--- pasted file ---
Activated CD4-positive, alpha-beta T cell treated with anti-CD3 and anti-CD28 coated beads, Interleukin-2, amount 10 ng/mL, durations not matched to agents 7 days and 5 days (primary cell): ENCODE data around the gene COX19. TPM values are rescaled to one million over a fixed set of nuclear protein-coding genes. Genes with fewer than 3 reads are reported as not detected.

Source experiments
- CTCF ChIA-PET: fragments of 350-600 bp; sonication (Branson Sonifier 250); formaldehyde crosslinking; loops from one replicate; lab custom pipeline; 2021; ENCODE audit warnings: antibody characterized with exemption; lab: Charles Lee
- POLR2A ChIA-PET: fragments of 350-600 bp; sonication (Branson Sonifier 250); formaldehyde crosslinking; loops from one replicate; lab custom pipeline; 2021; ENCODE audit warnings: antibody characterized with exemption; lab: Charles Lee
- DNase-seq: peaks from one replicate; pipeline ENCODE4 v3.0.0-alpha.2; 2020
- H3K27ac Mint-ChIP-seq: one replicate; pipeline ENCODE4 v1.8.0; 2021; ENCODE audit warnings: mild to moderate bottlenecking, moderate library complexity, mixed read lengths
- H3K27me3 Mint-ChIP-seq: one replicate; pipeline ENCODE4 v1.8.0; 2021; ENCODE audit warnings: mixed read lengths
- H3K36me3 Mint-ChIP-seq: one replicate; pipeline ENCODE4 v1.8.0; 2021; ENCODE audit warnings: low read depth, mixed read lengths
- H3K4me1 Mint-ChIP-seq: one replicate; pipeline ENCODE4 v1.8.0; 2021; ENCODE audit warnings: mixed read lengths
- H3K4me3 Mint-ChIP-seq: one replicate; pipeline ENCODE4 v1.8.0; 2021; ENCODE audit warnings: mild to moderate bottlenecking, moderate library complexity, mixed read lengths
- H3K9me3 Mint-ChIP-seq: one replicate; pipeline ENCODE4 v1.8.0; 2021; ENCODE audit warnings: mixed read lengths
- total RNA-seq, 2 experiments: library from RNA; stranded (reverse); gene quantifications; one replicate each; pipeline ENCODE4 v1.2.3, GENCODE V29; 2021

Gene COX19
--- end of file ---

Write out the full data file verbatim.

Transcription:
Activated CD4-positive, alpha-beta T cell treated with anti-CD3 and anti-CD28 coated beads, Interleukin-2, amount 10 ng/mL, durations not matched to agents 7 days and 5 days (primary cell): ENCODE data around the gene COX19. TPM values are rescaled to one million over a fixed set of nuclear protein-coding genes. Genes with fewer than 3 reads are reported as not detected.

Source experiments
- CTCF ChIA-PET: fragments of 350-600 bp; sonication (Branson Sonifier 250); formaldehyde crosslinking; loops from one replicate; lab custom pipeline; 2021; ENCODE audit warnings: antibody characterized with exemption; lab: Charles Lee
- POLR2A ChIA-PET: fragments of 350-600 bp; sonication (Branson Sonifier 250); formaldehyde crosslinking; loops from one replicate; lab custom pipeline; 2021; ENCODE audit warnings: antibody characterized with exemption; lab: Charles Lee
- DNase-seq: peaks from one replicate; pipeline ENCODE4 v3.0.0-alpha.2; 2020
- H3K27ac Mint-ChIP-seq: one replicate; pipeline ENCODE4 v1.8.0; 2021; ENCODE audit warnings: mild to moderate bottlenecking, moderate library complexity, mixed read lengths
- H3K27me3 Mint-ChIP-seq: one replicate; pipeline ENCODE4 v1.8.0; 2021; ENCODE audit warnings: mixed read lengths
- H3K36me3 Mint-ChIP-seq: one replicate; pipeline ENCODE4 v1.8.0; 2021; ENCODE audit warnings: low read depth, mixed read lengths
- H3K4me1 Mint-ChIP-seq: one replicate; pipeline ENCODE4 v1.8.0; 2021; ENCODE audit warnings: mixed read lengths
- H3K4me3 Mint-ChIP-seq: one replicate; pipeline ENCODE4 v1.8.0; 2021; ENCODE audit warnings: mild to moderate bottlenecking, moderate library complexity, mixed read lengths
- H3K9me3 Mint-ChIP-seq: one replicate; pipeline ENCODE4 v1.8.0; 2021; ENCODE audit warnings: mixed read lengths
- total RNA-seq, 2 experiments: library from RNA; stranded (reverse); gene quantifications; one replicate each; pipeline ENCODE4 v1.2.3, GENCODE V29; 2021

Gene COX19